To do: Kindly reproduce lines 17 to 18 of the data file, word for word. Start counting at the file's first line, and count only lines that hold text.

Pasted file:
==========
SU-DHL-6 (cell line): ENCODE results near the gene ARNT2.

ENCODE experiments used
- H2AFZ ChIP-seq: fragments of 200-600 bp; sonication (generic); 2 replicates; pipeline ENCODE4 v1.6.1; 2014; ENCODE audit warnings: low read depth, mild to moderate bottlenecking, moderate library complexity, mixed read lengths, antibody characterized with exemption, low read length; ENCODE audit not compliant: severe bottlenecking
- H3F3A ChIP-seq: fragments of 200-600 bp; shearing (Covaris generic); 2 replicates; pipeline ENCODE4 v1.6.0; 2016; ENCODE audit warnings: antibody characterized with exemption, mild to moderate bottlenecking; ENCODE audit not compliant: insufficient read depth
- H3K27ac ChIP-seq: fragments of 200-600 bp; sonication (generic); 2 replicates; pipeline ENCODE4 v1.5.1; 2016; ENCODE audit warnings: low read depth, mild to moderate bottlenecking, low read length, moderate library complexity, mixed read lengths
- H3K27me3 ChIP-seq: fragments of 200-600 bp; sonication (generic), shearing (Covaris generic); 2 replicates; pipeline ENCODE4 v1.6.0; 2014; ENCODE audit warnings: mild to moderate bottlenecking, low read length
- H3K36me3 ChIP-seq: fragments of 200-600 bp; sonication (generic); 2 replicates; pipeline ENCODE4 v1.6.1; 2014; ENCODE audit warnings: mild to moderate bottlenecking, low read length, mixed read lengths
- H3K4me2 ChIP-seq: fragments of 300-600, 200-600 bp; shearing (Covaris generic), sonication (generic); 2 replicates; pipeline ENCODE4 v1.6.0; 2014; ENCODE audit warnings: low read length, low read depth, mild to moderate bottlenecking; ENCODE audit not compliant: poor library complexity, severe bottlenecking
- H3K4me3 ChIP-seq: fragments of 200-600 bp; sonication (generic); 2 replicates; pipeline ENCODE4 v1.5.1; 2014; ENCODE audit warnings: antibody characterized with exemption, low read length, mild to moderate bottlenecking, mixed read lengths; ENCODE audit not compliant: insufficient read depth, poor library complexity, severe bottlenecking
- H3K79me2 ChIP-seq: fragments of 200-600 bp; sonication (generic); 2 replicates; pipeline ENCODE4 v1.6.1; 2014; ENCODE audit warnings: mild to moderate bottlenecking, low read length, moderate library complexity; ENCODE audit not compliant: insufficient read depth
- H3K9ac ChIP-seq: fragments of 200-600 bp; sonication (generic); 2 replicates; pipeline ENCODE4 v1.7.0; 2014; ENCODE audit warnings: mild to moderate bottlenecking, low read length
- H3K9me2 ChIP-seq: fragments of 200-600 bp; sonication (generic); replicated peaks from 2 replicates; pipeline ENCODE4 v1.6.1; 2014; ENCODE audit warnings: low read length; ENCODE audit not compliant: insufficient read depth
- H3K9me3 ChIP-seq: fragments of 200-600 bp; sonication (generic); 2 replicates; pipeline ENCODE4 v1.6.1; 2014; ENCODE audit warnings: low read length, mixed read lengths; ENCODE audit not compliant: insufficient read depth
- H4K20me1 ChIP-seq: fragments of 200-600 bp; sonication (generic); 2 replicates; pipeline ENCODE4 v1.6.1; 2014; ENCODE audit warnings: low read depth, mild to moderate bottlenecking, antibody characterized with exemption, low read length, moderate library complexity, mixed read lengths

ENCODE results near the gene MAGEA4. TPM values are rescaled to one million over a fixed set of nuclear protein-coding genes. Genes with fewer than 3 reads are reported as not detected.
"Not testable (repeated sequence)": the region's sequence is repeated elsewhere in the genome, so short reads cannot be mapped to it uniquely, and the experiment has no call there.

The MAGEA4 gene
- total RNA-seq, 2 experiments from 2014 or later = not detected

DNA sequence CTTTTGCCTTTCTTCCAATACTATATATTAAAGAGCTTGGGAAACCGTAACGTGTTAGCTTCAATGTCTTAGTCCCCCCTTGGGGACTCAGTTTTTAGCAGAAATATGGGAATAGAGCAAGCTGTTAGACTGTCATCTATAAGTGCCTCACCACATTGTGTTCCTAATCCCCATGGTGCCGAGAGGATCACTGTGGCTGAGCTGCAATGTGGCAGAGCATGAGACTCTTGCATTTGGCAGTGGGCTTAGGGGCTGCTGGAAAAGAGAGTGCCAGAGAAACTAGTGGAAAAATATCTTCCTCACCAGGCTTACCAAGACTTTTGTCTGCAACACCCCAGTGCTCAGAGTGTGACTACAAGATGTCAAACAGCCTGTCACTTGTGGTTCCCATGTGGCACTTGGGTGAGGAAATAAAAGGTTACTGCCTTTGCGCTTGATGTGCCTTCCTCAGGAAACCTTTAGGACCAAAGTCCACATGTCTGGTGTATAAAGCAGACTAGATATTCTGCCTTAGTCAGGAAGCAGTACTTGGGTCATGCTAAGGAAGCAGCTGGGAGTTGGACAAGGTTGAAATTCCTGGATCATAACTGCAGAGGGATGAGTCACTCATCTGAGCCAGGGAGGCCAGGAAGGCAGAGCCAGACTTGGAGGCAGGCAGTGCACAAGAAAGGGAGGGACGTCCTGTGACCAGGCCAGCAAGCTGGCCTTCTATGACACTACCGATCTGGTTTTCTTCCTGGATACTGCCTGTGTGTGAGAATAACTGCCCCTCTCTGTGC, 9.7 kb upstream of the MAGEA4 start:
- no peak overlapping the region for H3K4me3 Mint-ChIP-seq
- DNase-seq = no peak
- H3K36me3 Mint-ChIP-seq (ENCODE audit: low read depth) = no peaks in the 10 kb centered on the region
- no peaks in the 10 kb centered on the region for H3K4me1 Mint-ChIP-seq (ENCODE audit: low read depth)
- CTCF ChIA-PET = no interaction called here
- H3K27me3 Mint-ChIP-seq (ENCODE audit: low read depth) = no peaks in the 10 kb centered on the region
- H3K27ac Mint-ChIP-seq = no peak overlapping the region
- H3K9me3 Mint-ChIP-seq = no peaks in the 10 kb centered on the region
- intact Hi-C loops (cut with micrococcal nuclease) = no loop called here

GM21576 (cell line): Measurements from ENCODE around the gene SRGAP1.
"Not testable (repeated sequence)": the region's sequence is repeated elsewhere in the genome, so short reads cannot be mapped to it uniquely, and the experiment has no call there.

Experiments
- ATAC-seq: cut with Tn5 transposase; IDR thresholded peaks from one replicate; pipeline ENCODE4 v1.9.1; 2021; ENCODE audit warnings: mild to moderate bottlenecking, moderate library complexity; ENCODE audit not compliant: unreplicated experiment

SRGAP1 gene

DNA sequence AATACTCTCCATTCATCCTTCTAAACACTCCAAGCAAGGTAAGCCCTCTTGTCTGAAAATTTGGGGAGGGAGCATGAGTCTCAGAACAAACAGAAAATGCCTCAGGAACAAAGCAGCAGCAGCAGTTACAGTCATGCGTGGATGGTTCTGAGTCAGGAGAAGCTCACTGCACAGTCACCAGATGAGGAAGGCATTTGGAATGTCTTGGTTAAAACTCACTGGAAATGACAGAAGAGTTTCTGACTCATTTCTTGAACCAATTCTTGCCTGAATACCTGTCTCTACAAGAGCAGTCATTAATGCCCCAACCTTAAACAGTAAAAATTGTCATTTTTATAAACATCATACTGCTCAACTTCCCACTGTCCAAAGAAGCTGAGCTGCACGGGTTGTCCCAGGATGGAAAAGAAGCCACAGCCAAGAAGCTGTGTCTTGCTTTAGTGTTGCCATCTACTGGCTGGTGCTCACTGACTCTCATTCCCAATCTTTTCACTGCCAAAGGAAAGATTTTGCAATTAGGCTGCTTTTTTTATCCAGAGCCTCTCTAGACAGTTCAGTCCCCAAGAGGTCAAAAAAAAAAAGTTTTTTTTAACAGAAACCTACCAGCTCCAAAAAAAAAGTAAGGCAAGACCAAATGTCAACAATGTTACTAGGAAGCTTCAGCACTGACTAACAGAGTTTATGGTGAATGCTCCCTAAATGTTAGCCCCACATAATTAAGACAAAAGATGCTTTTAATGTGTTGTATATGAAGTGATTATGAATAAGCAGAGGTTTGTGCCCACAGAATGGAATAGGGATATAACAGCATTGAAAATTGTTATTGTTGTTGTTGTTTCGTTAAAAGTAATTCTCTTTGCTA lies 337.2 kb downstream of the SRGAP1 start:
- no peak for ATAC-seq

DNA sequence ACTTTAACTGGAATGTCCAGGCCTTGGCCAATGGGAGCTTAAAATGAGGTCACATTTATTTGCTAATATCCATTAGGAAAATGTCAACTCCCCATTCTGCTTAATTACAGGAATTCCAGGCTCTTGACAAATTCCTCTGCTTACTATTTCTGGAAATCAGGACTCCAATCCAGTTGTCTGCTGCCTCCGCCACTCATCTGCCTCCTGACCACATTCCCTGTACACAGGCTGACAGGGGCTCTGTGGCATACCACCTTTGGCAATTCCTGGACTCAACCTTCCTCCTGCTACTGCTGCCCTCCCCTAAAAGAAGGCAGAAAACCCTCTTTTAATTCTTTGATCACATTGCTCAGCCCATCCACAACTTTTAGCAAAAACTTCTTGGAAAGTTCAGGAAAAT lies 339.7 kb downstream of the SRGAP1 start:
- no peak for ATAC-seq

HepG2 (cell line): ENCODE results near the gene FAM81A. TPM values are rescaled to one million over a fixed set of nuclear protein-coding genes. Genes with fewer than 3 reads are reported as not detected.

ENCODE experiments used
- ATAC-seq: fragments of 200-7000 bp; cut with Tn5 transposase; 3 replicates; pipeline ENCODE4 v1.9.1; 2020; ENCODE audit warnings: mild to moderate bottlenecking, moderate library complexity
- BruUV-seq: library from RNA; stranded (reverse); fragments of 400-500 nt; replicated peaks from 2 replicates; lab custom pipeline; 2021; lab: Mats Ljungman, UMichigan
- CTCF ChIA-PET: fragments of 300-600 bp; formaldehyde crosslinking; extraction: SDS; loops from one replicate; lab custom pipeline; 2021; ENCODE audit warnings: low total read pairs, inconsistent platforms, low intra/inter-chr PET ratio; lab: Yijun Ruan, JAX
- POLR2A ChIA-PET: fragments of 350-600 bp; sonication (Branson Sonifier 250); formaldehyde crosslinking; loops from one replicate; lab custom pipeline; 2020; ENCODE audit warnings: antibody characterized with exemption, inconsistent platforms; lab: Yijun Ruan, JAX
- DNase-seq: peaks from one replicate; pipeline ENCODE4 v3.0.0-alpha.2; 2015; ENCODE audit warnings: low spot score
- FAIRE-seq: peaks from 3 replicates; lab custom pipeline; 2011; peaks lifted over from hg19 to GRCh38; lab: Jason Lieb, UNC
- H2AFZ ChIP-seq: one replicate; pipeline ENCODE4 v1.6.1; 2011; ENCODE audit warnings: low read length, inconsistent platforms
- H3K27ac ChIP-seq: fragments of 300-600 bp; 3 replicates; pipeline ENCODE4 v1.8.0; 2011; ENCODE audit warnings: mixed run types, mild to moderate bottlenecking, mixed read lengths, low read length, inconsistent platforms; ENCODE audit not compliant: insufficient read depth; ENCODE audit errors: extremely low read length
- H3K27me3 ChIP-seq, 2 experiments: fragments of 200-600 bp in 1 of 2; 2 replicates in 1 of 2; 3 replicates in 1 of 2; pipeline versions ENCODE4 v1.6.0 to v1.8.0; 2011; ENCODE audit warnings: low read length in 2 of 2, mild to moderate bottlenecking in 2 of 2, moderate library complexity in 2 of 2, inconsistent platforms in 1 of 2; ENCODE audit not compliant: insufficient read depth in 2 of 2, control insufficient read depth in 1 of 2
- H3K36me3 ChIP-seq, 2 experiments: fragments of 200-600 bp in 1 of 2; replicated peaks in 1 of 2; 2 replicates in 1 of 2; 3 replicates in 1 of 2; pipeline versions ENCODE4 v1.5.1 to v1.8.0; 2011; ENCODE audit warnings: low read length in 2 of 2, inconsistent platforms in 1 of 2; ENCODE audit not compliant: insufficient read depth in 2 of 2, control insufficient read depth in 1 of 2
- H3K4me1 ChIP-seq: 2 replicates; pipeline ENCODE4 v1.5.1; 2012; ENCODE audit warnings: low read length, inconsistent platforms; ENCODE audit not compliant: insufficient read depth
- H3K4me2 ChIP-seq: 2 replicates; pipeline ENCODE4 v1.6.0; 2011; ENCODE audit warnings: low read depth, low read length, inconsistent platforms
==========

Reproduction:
The MAGEA4 gene
- total RNA-seq, 2 experiments from 2014 or later = not detected